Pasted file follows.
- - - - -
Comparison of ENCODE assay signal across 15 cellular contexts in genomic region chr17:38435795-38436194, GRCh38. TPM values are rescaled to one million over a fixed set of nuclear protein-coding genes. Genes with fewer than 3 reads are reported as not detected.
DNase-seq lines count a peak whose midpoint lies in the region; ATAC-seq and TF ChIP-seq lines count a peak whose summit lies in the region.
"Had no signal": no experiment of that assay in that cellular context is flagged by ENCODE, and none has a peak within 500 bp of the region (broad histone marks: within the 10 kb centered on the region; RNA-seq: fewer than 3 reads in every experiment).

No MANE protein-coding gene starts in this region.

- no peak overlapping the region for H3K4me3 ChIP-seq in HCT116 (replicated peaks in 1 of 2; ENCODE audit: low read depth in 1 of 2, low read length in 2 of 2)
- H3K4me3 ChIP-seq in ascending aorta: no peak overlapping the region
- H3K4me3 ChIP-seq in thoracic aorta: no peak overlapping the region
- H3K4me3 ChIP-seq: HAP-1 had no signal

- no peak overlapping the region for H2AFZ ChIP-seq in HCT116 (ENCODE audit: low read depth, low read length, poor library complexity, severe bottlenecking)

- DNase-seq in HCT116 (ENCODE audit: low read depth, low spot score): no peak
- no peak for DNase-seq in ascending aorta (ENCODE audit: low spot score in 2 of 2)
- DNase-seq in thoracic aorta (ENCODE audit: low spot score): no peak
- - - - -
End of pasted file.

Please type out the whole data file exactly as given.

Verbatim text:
Comparison of ENCODE assay signal across 15 cellular contexts in genomic region chr17:38435795-38436194, GRCh38. TPM values are rescaled to one million over a fixed set of nuclear protein-coding genes. Genes with fewer than 3 reads are reported as not detected.
DNase-seq lines count a peak whose midpoint lies in the region; ATAC-seq and TF ChIP-seq lines count a peak whose summit lies in the region.
"Had no signal": no experiment of that assay in that cellular context is flagged by ENCODE, and none has a peak within 500 bp of the region (broad histone marks: within the 10 kb centered on the region; RNA-seq: fewer than 3 reads in every experiment).

No MANE protein-coding gene starts in this region.

- no peak overlapping the region for H3K4me3 ChIP-seq in HCT116 (replicated peaks in 1 of 2; ENCODE audit: low read depth in 1 of 2, low read length in 2 of 2)
- H3K4me3 ChIP-seq in ascending aorta: no peak overlapping the region
- H3K4me3 ChIP-seq in thoracic aorta: no peak overlapping the region
- H3K4me3 ChIP-seq: HAP-1 had no signal

- no peak overlapping the region for H2AFZ ChIP-seq in HCT116 (ENCODE audit: low read depth, low read length, poor library complexity, severe bottlenecking)

- DNase-seq in HCT116 (ENCODE audit: low read depth, low spot score): no peak
- no peak for DNase-seq in ascending aorta (ENCODE audit: low spot score in 2 of 2)
- DNase-seq in thoracic aorta (ENCODE audit: low spot score): no peak